This story was filed by CBS News' Farhan Bokhari in Islamabad.
The protests, which were to culminate with a march to Islamabad, the Pakistani capital, were planned to mark the two-year anniversary of former supreme court chief justice Iftikhar Mohammad Chaudhry's dismissal by then-president Pervez Musharraf.
According to a senior government official, security forces were ready to block protesters entering the capital.
"We have to protect important and sensitive locations here. We can simply not afford to let this situation spin out of control," the official told CBS News on condition of anonymity.
Police in two Pakistani provinces, Sindh and Punjab, also began enforcing a ban on public gatherings Wednesday, ahead of the planned protests. Together, Sindh and Punjab are home to 80 percent of Pakistan's total population of roughly 165 million.
Early morning police raids in Lahore, the capital of Punjab province, saw hundreds of lawyers either arrested or forced into hiding. In Karachi, Sindh's capital city, police and paramilitary forces were seen on the main streets in larger numbers than usual.
De-robed judge Chaudhary has become an icon of resistance to Pakistan's strong-armed rulers for having shown defiance to the former president, who was also head of the country's powerful army at the time.
Next Monday's protests are meant to press current President Asif Ali Zardari, Musharraf's replacement, to reinstate the former chief justice. Zardari has thus far resisted the move, prompting increasingly vocal criticism from lawyers and opposition leaders.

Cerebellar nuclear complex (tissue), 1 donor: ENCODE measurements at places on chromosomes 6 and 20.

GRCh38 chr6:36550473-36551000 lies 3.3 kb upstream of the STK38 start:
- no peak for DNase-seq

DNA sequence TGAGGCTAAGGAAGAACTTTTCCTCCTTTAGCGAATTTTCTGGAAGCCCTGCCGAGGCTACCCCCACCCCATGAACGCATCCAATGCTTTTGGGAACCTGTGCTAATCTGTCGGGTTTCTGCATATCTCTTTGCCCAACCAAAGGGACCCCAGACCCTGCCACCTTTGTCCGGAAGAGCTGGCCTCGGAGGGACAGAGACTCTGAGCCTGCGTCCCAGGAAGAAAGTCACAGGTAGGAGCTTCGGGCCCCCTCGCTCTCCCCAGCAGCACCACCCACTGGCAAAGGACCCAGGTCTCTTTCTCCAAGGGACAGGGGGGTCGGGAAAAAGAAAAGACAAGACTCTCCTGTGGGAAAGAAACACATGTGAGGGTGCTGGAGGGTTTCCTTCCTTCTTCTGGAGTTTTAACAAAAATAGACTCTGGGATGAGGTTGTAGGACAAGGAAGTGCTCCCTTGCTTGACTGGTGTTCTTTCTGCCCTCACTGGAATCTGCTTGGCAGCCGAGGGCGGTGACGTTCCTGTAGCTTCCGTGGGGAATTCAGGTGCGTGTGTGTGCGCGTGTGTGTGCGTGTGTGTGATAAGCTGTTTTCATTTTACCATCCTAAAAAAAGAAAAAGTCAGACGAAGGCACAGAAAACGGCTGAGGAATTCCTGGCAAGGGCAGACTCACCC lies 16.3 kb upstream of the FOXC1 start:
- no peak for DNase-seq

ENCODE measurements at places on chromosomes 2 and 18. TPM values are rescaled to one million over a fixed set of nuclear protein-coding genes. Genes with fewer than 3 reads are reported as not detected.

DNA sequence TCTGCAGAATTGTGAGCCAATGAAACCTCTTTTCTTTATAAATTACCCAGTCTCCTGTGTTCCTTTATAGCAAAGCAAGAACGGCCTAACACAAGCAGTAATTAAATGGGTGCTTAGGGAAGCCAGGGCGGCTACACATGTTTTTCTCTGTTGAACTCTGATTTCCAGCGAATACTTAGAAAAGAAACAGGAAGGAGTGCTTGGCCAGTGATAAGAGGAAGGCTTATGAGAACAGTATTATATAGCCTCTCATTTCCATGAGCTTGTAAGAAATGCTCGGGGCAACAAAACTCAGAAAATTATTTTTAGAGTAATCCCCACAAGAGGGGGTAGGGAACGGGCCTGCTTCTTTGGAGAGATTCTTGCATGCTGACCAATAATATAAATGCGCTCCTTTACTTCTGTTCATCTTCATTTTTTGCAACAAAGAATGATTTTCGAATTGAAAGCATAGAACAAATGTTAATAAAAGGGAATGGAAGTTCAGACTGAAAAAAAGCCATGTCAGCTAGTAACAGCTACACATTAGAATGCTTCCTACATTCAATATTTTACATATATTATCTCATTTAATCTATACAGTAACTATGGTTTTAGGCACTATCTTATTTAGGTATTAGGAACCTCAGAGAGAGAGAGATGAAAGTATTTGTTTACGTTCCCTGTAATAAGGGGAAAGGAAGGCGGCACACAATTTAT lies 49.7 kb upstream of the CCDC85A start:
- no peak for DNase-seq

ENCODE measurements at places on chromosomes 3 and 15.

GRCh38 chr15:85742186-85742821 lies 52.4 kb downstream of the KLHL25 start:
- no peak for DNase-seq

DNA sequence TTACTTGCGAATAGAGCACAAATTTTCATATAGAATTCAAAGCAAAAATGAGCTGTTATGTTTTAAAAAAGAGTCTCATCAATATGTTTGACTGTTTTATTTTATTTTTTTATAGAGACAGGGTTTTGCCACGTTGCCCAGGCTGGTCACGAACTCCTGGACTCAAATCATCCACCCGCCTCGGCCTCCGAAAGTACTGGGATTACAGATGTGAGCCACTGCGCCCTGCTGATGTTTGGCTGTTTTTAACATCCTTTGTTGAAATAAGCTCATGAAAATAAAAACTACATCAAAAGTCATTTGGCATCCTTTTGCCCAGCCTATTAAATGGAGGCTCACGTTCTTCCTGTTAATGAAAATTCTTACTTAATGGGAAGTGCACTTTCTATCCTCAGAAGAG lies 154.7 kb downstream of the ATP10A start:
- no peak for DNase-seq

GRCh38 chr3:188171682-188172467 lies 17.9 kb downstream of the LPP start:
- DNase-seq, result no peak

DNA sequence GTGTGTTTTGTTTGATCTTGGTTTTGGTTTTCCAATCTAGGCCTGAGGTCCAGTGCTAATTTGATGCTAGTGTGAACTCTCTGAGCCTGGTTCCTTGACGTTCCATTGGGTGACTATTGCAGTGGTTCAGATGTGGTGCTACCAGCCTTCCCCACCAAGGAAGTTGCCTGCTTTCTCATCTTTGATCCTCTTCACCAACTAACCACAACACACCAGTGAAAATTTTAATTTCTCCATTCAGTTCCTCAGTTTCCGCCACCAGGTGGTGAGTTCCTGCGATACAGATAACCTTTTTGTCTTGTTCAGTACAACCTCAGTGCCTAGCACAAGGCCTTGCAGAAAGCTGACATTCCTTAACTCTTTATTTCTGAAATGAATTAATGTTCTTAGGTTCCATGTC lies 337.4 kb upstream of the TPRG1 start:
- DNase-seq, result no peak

Athar Minallah, a prominent attorney at the forefront of the lawyers' movement, told CBS News the protests will continue, regardless of the crackdown.
"We are not about to back off. Our cause is for the restoration of the rule of law in Pakistan. Our movement is about saving the future destiny of our country," said Minallah.
The protests have gathered speed since Nawaz Sharif, a former prime minister and now-leader of the opposition Pakistan Muslim League-Nawaz (PML-N), decided to back the movement.
Last month, Pakistan's Supreme Court disqualified Sharif from running in future elections. He responded to the verdict by denouncing Zardari for allegedly using his influence with the courts to force the decision.
Political unrest in this nuclear-armed south Asian country is of great concern to President Obama's administration as it plans to raise the number of U.S. troops in Afghanistan, where American and coalition forces are fighting an enlivened Taliban insurgency.
Pakistan has been a key U.S. ally in the fight against Islamic extremism since the Sept. 11, 2001 terrorist attacks.
"Political volatility in Pakistan will have international consequences for the U.S. and other Western partners of Pakistan, who would have reason to be very worried," a Western diplomat in Islamabad told CBS News on Wednesday.